Sara Paiva Carvalho felt like she was just drifting through life up until she shot her first photos with an analogue camera. They gave her instant sense of bliss that she wanted to feel over and over. Soon her life revolved around capturing the most intimate moments of her family and friends, and the colourful spirit of Portugal’s biggest city, Lisboa (Lisbon). Drawing inspiration from both photography and painting, Sara documents inspirational moments to create unique narratives that no one else could capture with the same precise detail.
When and why did you start shooting pictures?
You know that person who thinks of a million things to do with their life and never really accomplishes anything? Well, that was me until I found photography. That took place a few years ago, after I finished high school photography college. I haven’t really questioned why I went for it until today, but I guess it’s because I never felt this way about any another activity. I’m just happy that I’ve found one of my purposes in this world.
What is it you love about film photography?
When I started shooting the only camera I owned was analogue, so that’s one of the reasons why I love film photography so much. My course was mainly digital because of the costs of working with film. But once I finished, I realised that film photography was definitely something worth fighting for and I have made sure it’s part of my identity as a photographer. I can be really cheesy when I describe my relationship with film photography, but I want to put that aside and simply say that it makes me feel everything. It gives me goose bumps. I’m a fan of goose bumps.
What are you passionate about – interests, hobbies outside of photography – and how does this inform the images you take?
Every one of my interests are photogenic: listening to jazz while smoking a cigarette, morning, afternoon and midnight walks in the beautiful city I live in, Lisboa, vacations with friends. These are my the ultimate photographic interests.
Who or what inspires your work? Any other photographers?
I’m an old school kind of gal so I search for inspiration from paintings to photographs, sculptures, nature and so on. But if I had to choose some names they would be William Eggleston, Friederich, Nan Goldin, Fragonard, Robert Frank, Diane Arbus and Stephen Shore. Lately, I’m developing also some inspirational feelings from movies.
What do you do for a living and how does photography fit into your life?
I’ve worked since I was 16 and now I’m fully dedicated to photography and new projects that could finally bring some light at the end of the tunnel. I can’t say that I’m living in the shadow, although I could be so much more. I have a lot of power to motivate myself to be better and not to give up, despite knowing its tough out there. Lots of wolfs for a few lambs. But I will succeed, hopefully through photography.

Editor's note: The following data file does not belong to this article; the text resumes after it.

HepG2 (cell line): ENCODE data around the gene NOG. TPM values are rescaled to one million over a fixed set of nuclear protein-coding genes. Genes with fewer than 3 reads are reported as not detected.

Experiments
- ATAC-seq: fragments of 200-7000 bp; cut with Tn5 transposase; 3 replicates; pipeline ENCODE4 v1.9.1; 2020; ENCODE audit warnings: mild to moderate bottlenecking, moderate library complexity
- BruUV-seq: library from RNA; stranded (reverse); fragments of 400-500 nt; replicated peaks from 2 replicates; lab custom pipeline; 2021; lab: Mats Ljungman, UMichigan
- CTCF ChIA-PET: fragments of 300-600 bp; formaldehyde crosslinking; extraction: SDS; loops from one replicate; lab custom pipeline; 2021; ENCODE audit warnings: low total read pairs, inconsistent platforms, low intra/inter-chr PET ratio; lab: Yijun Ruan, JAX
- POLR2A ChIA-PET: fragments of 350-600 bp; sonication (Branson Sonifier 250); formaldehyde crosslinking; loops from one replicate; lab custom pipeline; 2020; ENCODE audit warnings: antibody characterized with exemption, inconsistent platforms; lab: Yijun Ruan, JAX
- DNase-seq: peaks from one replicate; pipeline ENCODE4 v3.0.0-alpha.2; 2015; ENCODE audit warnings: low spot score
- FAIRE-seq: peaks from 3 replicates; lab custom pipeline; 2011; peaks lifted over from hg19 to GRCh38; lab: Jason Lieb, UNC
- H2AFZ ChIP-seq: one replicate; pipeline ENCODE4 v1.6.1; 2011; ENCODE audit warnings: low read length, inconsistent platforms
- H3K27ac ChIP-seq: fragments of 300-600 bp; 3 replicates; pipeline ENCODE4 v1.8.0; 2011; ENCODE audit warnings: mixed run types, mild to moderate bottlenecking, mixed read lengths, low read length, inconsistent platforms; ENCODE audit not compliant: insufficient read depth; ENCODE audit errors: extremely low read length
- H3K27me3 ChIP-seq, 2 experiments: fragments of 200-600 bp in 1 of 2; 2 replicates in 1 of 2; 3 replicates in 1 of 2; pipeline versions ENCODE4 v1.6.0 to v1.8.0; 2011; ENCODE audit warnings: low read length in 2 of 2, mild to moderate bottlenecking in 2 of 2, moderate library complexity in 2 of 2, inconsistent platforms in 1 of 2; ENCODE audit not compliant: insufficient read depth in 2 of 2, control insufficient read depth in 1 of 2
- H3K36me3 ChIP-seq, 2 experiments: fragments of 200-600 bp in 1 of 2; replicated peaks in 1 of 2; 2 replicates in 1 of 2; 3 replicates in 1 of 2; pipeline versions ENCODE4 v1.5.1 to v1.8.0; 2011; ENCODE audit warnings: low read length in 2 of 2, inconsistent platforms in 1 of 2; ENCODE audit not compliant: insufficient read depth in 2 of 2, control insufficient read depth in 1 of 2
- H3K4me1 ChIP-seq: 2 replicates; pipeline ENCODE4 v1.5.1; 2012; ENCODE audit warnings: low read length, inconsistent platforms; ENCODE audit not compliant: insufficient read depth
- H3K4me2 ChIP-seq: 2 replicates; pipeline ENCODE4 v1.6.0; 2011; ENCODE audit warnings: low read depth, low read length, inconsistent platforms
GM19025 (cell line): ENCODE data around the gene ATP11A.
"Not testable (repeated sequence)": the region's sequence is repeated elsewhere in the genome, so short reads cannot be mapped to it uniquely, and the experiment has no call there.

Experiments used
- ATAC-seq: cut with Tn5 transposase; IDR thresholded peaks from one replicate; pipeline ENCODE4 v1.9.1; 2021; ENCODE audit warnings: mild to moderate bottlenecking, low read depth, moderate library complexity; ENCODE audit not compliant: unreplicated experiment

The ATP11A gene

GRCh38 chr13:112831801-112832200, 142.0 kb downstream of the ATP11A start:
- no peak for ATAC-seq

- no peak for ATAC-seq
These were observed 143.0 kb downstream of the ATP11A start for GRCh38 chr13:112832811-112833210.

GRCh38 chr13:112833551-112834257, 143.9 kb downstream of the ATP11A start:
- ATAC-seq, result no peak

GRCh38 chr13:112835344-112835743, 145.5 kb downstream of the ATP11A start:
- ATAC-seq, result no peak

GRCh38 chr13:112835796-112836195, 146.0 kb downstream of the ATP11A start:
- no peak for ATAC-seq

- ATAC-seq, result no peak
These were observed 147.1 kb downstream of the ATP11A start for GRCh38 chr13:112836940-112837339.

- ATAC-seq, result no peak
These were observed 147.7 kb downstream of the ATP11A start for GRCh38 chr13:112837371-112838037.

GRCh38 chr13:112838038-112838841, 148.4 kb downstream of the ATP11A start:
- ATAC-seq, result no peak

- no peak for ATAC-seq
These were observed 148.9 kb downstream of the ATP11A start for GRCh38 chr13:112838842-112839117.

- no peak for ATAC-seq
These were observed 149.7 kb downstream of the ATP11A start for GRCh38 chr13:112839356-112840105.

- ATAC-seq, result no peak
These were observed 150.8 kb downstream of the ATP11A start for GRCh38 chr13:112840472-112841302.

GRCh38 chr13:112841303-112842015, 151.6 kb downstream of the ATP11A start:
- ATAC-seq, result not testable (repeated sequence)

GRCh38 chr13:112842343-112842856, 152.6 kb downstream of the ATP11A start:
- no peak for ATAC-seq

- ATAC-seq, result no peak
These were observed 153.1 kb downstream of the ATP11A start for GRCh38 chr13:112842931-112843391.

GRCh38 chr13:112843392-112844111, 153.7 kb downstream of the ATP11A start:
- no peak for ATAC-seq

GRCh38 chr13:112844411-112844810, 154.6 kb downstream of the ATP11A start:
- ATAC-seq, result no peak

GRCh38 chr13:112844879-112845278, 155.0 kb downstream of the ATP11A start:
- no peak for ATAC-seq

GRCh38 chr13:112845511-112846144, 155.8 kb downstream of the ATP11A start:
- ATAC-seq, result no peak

How do you share your work? Zines, books, exhibitions, blog etc? And what’s the editing process like for you?
I worked really hard to be one of the best in my photography school and I achieved that when my final work was chosen to be a part of the school exhibition. Besides that I’ve had the opportunity to be a part of some online zines and blogs. I have my own Cargo Collective profile to share my frames. Editing is not my strongest ability but it’s a good exercise. If you have someone to do it for you, cool, but if you don’t you have to stay away from the emotional side and decide what works best with the situation in hand.
Are your photos staged/posed or documentary? Can you describe why you choose to shoot in this way?
I like staged photos because they can be what I want them to be and I like spontaneous photos because I can’t change anything, it’s raw. I really don’t know why I shoot this way, I just do. Obviously, you seek that image that relates to your inspirations, but by the end of the day you know you created something unique; something that didn’t exist before. Something made by you.
Do you process your own photos? What experience do you get from transformation?
I develop my own black and white film at my old high school. It’s a fun experience and if you take it really seriously you can achieve great results which are way more gratifying than Photoshoping. I intend to dedicate a good amount of my time to learning more of this craft. I advise everyone to go there at least once, you will definitely feel the magic.
If you had to take one photo that summed up your view on life, what would it capture?
I first thought of Frida Kahlo or maybe a Picasso painting but then I realised it would be all of my family in front of my childhood house with smiles on their faces, with me as the photographer using a big format camera.
Check out more of Sara’s work at her blog.